The Author: Booth Tarkington was born in 1869 to a prominent Indianapolis family. He was a popular novelist in the early twentieth century, known for satires of the American class structure. In addition to his books, he also penned plays and created illustrations for the works of other authors. He won two Pulitzer Prizes for fiction, and The Magnificent Ambersons is his most famous work.
About the Rating: Here’s where I had to make a decision about what kind of reader I am. The book won a Pulitzer, so obviously it has something going on, and not necessarily in a murder-mystery grab-you kind of way. On the other hand, I’m no longer a student reading for scholarship; I’m a 21st century woman reading in my downtime for pleasure. Hence the double rating: Classic for the quality of the writing, Not Bad for my level of enjoyment.
Why It’s Awesome: Tarkington’s writing is beautiful. Even at points when I wasn’t too fond of the plot line, I was admiring his eye for detail and his elegant word choice. I would hazard a guess that at least half the reason this book won the Pulitzer was because of the quiet brilliance of its style.
The time period is very interesting. I hadn’t read much about the era between the Civil War and WWI (maybe because I too often have my nose buried in a fantasy novel), and it had never occurred to me just how much transition there was: European ideas of social status changing to the more “self-made man” American ideal; clean cities filled with horses and carriages growing dirtier as automobiles appear and heavy industry grows; the rise and fall of fortunes as new technology explodes. It’s a timely novel for the early twenty-first century, when so many similar transitions are occurring.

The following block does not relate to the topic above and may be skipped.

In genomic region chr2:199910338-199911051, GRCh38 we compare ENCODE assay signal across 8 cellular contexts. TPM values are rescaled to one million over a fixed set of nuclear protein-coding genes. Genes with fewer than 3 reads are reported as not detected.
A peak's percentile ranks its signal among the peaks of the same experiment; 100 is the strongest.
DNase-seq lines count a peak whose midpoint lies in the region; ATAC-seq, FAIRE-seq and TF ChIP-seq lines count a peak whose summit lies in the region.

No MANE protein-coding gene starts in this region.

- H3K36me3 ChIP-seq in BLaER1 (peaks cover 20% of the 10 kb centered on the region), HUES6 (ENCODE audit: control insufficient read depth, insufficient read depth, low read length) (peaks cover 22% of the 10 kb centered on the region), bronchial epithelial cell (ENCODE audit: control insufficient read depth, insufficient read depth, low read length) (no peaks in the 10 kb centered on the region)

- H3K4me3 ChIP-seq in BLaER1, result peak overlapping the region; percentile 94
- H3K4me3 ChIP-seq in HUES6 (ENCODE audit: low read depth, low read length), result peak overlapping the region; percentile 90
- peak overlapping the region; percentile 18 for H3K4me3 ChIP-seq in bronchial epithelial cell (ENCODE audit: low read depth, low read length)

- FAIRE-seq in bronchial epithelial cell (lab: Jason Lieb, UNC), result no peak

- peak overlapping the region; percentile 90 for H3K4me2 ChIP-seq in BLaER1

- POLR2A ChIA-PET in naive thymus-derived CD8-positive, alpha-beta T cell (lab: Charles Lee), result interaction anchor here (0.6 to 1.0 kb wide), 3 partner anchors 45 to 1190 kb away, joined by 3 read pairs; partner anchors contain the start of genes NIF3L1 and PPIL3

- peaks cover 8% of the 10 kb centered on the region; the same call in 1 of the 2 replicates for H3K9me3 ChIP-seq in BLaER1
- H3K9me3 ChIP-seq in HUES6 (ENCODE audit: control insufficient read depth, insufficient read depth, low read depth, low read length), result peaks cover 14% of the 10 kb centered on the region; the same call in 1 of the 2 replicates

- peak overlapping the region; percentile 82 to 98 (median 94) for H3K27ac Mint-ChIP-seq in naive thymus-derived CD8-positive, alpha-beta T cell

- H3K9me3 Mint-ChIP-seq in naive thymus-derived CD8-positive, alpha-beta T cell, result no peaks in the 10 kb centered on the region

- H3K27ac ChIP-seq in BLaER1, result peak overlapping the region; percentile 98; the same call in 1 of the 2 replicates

Why It’s Not Awesome: Lovely as the style is, the characters leave something to be desired. They are well-crafted, but we don’t have anyone to root for. The main character, George Minifer, is selfish, arrogant, and meddlesome, with an old-world conviction that the rich have a right–practically a duty–to simply “be” rather than do anything resembling work. To modern American eyes, he deserves a good slap rather than the practically religious devotion his mother grants him instead.
In fact, most of the main characters possess a seeming inability to do anything meaningful or even to take charge of their own lives. It is the peripheral characters — George’s grandfather, Eugene Morgan,the shadowy nouveau riche families — who embrace their own power, while the characters of our main focus play bridge and think wistfully of what they wish they had. All this may be true to life, but it doesn’t make for an engaging story, and reading the novel feels like work rather than leisure. With such an interesting setting to start from, it seems like a shame that the plot itself is so unappealing.
Perhaps these problems aren’t so bothersome if you read Tarkington’s entire Growth trilogy (of which The Magnificent Ambersons is the middle novel), but I’m not interested enough to try the others.
The Final Judgment: A beautifully written novel, interesting as a study of the early twentieth century — but not as a pleasure read.